A broad-based approach was utilized in the publication of ‘‘Freedom Journal”. They identified discrimination against the African American population. They highlighted discrimination as a major concern due to the misleading representation of the African-American people (Dennis, n.d.). The ‘ freedom Journal’ sought to correct the wrong information fed to the African-American population as the whites had lodged immigration of the blacks. In this way, they ensured they give the maximum representation of the blacks’ affairs as the subsequent editors followed suit whenever they wrote about the African-American. According to the American National Biography Online, Campbell provided a list of the significant topics that the journal often addressed. They included legislation, job openings, notification on slaveholding states, explorers going to Africa and poetry among other issues (Ganster, 2015).

African-American showed fierce coverage of matters that affect the blacks. Recently in 2008, The Root online newspaper was launched by Donna Byrd and other editors in honoring the work of the past African-American editors. They adopted their style of writing by covering content from historical, cultural and political perspective. Additionally, the African-American community is covered majorly by airing their views and sentiments (Washburn & Medill School of Journalism, 2006). The conversation has been trending seeing how the media freedom have been on the struggle, and up to date, it has received significant support for being informative and reporting issues that affect the people. The process of the newspapers saw the increase in reporting of unbiased news illuminating the intended course. The increased specialization in creating newspaper content helps the African-American to be accepted in the society. Struggles by Johnson John and Marcus Garvey specialized on black content. This helped increase awareness of the discrimination and abuse of the African-American when accessing jobs and social amenities. Fleming Alexander published in Roanoke Tribune the essence to respect the minority groups as they are the legitimate citizens of America (Schneider, 1996).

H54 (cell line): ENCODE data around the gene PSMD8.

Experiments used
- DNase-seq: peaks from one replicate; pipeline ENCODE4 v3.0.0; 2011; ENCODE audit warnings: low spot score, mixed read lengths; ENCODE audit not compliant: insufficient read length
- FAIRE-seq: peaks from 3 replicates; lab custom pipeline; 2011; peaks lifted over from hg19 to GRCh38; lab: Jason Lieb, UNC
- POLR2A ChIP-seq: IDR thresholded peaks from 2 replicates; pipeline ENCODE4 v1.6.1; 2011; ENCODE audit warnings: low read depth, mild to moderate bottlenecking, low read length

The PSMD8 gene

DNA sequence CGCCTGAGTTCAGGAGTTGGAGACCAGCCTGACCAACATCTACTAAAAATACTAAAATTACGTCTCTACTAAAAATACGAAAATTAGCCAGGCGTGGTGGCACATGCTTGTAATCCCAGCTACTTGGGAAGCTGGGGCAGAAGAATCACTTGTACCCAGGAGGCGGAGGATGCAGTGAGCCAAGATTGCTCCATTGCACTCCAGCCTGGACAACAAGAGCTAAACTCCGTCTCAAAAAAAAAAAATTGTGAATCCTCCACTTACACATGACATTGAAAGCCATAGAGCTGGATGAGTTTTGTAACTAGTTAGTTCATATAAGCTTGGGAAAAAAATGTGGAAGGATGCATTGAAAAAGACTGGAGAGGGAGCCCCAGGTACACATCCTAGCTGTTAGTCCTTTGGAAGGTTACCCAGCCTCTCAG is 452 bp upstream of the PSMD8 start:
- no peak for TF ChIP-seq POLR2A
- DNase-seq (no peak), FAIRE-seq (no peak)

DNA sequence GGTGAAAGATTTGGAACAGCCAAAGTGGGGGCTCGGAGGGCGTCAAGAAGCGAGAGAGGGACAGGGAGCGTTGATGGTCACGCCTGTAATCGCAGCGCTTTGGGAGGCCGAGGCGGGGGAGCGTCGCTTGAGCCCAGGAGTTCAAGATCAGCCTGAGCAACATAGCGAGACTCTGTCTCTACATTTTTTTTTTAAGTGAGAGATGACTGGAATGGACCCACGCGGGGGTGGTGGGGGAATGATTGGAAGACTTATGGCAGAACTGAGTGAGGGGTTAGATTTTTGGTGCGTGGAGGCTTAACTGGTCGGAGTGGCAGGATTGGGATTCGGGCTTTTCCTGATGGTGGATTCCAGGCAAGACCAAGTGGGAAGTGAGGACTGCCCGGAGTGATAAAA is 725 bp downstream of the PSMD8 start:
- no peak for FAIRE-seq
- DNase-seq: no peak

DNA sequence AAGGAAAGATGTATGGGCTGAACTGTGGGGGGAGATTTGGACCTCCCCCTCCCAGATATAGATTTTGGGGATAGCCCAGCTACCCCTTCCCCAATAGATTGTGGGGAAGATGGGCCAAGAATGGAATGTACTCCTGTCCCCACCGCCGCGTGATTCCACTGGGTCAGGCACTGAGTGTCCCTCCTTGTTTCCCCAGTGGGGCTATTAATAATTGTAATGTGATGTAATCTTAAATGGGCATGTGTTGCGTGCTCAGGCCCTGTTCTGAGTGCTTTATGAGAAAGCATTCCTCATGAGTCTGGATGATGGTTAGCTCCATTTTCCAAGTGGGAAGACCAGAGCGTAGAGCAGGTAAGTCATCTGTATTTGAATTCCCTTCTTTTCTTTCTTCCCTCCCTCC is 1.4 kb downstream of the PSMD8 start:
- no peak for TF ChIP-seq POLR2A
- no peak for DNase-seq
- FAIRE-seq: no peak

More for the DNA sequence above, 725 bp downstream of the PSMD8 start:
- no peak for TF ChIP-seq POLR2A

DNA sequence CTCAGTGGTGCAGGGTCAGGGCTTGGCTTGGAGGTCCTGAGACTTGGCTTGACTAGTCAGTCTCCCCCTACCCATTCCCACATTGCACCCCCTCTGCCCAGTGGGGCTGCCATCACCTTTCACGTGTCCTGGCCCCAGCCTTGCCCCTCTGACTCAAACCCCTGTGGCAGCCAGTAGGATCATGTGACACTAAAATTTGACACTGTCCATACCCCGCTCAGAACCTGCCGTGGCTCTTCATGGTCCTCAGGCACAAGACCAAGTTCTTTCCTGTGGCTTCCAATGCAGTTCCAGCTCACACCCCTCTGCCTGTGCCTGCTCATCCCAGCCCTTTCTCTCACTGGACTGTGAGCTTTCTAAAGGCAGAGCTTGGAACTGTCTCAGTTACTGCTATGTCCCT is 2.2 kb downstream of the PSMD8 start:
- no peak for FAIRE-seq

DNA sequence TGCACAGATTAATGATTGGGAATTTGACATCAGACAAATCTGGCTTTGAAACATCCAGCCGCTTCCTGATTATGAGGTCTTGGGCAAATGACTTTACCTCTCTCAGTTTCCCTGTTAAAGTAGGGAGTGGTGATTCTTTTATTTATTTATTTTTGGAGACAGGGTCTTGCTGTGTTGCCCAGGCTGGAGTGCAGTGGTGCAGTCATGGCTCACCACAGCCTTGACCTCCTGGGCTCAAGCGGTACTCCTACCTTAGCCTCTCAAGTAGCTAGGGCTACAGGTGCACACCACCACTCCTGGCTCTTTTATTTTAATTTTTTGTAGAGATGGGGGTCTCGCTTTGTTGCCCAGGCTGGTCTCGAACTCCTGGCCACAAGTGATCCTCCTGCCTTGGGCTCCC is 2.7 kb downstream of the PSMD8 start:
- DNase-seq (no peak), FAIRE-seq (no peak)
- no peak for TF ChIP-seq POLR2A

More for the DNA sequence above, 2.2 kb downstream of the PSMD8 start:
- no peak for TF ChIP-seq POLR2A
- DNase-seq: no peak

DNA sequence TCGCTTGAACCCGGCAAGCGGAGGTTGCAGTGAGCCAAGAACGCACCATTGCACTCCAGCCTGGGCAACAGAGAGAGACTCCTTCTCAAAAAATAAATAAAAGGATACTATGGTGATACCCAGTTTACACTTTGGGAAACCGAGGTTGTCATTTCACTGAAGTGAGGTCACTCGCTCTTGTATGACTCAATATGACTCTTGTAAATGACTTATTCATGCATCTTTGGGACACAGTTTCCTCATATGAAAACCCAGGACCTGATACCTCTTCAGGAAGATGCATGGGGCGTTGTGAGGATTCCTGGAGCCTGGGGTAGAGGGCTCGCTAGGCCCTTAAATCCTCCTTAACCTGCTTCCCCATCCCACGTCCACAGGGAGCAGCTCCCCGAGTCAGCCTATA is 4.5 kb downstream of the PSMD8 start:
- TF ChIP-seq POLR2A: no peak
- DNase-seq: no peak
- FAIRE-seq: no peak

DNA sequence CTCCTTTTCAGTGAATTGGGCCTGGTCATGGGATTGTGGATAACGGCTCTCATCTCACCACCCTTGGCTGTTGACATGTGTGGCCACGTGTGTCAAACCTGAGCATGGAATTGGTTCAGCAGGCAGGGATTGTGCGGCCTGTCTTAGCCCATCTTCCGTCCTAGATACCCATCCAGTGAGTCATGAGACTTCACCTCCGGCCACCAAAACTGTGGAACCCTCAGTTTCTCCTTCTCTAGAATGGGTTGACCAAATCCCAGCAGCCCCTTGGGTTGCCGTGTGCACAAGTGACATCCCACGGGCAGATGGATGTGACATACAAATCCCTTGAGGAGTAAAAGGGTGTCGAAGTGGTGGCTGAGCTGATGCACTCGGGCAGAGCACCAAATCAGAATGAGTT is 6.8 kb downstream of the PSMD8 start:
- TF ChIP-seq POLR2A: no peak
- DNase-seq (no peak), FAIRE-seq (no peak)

Conclusively, the historical development of the African-American newspapers portrays the struggles the editors underwent. The fight for fairness and equality saw the need for media freedom in educating and rebuking action that was against humanity. Historical African-American newspapers are credited for their consistent coverage of content and highlighting the plights of the African-Americans who were the minority groups. Despite the absence of such publications in the modern America, they are still accessible online while others are still available. The newspapers also have helped promote culture and social values that target specific groups. The illumination of the past editors by modern editions shows the impact their work had on the lives of African-Americans and in shaping the modern media industry. The current editors have also adopted their style of writing hence making their news relevant and resourceful.